Every week, Combat Press takes a look at three regional, developmental and international cards from the upcoming weekend, previewing from each a single fight to which people should pay close attention. We will also list other significant bouts from the card, as well as information on how to follow each promotion and watch the events.
Let’s discover those prospects that fight in the obscurity of the regional, developmental and international circuits, waiting for their shot at the bright lights and big stage of the UFC, and those veterans looking for one more chance at stardom.
It all begins here, in the small convention centers and high school gymnasiums. It all begins with promotions such as these…
Event Date: July 6
Watch Event: Fite TV pay-per-view stream via Combat Press
Zhora Ayvazyan (7-0) vs. Julio Cesar Alves (16-11)
The Fourth of July weekend may be a big one for the UFC, but it’s vacation time for many of the smaller U.S. promotions. This gives us a chance for a deep dive into a trio of international organizations that don’t receive a lot of play around these parts. We begin with Gorilla Fighting Championship and Mix Fight Events. The two organizations combine on July 6 to host an event in Armenia that will be available for viewing right here on Combat Press, via FITE TV. The lineup features a couple of undefeated prospects, including Zhora Ayvazyan, who clashes with veteran Julio Cesar Alves in a 165-pound catchweight affair.
The 24-year-old Ayvazyan has quietly compiled a perfect mark through seven fights while bouncing around between several Russian organizations and other promotions in the region. His biggest stop thus far has been in the Battle on Volga series, run by the Federation of MMA of Samara, which also has a hand in this current show. Ayvazyan, who debuted in 2018, has already tallied five stoppages, including several in the first frame. His competition has mostly consisted of inexperienced and sub-.500 fighters, but his appearance at Battle on Volga 10 ended in a decision nod over formerly undefeated Abdurakhman Gitinovasov.
Alves is a seasoned veteran of 27 fights who has been active in the sport since 1997. Despite his lengthy run, he has only made a handful of appearances in larger promotions, beginning with a 2003 loss to future UFCer Luiz Dutra Jr. under the Shooto Brazil banner and also including a stop with M-1 Challenge for a loss to Albert Duraev. If you’re sensing a theme of defeat here, you’d be spot on. Alves has a winning record overall, but he’s experienced some very rough stretches, including a four-fight skid in 2012-13. The Brazilian has also suffered losses to eventual UFC veteran Lucio Linhares, longtime journeymen Enoc Solves Torres and Ali Arish, and current UFC fighters Joaquim Silva and Joel Alvarez. “Girino” doesn’t have many equally notable victories, unfortunately. In fact, his most recent winning streak came against a trio of fighters who all held losing records at the time.
Surprisingly, there is plenty of quality footage of Ayvazyan’s fights on YouTube. Based on his performances, it’s great to finally see him taking on actual challenges. He completely demolished the likes of Vyacheslav Sonkin and Bakhtobar Naimov with powerful takedowns and vicious ground-and-pound flurries. He didn’t find quite as much easy lifting in his outing against the aforementioned Gitinovasov, who stymied most of the Armenian’s takedown attempts, especially early in the fight. Admirably, Ayvazyan was able to make adjustments and shift from a focus only on scoring the takedown into a strategy where he’d use those attempts to put his opponent in a defensive posture against the cage and exposed to heavy shots from the prospect.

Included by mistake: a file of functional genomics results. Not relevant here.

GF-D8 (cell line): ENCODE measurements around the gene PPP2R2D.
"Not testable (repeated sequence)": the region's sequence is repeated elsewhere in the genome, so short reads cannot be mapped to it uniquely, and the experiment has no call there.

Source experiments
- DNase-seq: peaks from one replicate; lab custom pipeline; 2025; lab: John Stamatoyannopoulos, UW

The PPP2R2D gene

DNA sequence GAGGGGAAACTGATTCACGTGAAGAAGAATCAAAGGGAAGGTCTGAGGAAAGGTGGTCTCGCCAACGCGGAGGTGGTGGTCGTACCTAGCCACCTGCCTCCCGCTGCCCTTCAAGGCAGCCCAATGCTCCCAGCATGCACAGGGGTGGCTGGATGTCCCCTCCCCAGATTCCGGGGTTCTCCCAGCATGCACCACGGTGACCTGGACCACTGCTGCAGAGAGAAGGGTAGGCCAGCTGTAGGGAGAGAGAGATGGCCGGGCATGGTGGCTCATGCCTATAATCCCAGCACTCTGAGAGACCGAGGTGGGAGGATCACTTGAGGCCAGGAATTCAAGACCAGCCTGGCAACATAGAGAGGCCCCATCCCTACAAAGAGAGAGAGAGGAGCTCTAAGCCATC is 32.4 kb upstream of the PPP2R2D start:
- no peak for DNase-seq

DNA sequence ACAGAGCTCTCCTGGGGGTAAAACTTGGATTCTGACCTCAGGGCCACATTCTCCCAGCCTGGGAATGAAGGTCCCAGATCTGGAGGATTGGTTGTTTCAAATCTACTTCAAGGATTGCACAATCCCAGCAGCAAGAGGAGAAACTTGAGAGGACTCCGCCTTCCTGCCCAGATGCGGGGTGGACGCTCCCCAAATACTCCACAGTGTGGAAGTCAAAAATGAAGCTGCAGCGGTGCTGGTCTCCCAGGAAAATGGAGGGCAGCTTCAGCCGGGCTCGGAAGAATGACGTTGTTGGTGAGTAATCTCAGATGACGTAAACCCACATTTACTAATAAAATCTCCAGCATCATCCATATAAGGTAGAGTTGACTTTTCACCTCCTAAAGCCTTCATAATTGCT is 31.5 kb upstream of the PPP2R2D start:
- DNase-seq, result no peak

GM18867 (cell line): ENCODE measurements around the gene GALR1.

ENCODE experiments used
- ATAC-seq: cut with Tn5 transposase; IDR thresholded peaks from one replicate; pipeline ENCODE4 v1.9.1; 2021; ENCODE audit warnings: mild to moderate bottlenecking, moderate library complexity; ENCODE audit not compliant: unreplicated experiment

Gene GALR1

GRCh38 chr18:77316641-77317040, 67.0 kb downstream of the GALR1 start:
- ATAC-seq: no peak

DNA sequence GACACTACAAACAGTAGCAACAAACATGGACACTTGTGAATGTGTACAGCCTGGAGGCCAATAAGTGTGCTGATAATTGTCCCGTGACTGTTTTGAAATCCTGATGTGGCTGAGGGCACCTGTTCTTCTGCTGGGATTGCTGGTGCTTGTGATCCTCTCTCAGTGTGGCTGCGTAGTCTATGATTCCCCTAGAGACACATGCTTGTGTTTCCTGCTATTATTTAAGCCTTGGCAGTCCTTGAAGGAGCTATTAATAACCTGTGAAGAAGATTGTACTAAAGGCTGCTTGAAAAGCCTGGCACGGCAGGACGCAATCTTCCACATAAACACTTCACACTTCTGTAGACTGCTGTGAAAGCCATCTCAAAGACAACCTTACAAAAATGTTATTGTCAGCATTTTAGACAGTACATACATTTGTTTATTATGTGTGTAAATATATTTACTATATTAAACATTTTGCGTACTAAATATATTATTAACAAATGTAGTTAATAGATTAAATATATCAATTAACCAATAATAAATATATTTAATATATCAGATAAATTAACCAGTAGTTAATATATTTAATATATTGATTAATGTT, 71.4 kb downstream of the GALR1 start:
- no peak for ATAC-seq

Alves, despite his many misfortunes, can still be considered a huge step up for Ayvazyan. However, the aging Brazilian has offered very little evidence to suggest he can beat anyone above the lower tiers of the sport. Ayvazyan appears to be a very solid fighter with a strong wrestling game, an insane ground-and-pound attack, an instinct for making transitions to dominant positions, and an adequate ability to hang on the feet. The Armenian should turn in a quality showing and send Alves packing via TKO.
Other key bouts: Armen Gulyan (7-0) vs. Aliston Cordeiro (7-7), Migran Arutyunyan (2-0) vs. Wesley de Jesus (5-8), Moris Boleian (1-0) vs. Hovhannes Ghazaryan (1-1), Arkadiy Osipyan (4-0) vs. Mher Merjanyan (0-0), Koryun Hayrapetyan (3-0) vs. Nika Khelaidze (1-0), Nair Melikyan (2-0) vs. Shahin Najafi (4-4)
Event Date: July 6
Nayib Lopez (10-0) vs. Marcus Vinicius (8-5)
If your combat-sports leanings include masked Luta Livre competition, then Standout Fighting Tournament’s 13th event might just be your thing. The card includes plenty of offerings from both the theatrical Luta Livre realm and the standard MMA world. Among the latter, we have another fight in which an underperforming veteran is tasked with handing a prospect their first pro defeat. The vet in this case is middleweight Marcus “Jon Jones” Vinicius, and the prospect is Nayib Lopez, who is perfect through 10 fights.
The 26-year-old Vinicius holds a lackluster 8-5 mark through 13 professional bouts. He stumbled out of the gates to two losses, and he won just three of his next five fights. The Brazilian finally reeled off a five-fight winning streak over 2017-18, but it came to an end when he was finished by Cleber Souza at SFT 10. Vinicius can end fights with his fists, but he also has an affinity for the anaconda choke. However, he is also vulnerable to stoppage losses.